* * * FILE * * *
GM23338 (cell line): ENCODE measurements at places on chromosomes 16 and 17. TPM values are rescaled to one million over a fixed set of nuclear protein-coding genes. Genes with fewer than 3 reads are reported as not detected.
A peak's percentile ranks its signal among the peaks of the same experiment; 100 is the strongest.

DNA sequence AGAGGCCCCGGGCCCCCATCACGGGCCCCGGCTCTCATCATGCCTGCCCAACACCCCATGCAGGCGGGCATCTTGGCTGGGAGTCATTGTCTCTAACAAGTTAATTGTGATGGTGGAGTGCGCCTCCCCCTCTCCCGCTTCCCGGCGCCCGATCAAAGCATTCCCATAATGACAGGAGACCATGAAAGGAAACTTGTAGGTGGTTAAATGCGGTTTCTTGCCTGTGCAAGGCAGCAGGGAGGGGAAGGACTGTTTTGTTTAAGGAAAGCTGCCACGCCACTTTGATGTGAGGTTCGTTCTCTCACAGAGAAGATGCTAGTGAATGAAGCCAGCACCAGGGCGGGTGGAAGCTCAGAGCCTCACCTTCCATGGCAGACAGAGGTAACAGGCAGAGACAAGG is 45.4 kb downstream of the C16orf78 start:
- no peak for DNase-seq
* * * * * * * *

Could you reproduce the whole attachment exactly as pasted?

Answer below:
GM23338 (cell line): ENCODE measurements at places on chromosomes 16 and 17. TPM values are rescaled to one million over a fixed set of nuclear protein-coding genes. Genes with fewer than 3 reads are reported as not detected.
A peak's percentile ranks its signal among the peaks of the same experiment; 100 is the strongest.

DNA sequence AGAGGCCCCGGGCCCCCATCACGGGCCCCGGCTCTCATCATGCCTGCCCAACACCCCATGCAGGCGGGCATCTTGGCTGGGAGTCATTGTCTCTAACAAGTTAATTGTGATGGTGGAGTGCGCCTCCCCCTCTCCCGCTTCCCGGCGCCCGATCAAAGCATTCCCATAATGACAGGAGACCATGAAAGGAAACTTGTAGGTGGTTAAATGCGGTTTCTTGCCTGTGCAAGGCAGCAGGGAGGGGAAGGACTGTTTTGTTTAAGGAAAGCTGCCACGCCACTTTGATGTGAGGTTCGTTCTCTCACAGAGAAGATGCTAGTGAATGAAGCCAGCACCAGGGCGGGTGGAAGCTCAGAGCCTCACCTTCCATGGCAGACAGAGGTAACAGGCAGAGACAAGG is 45.4 kb downstream of the C16orf78 start:
- no peak for DNase-seq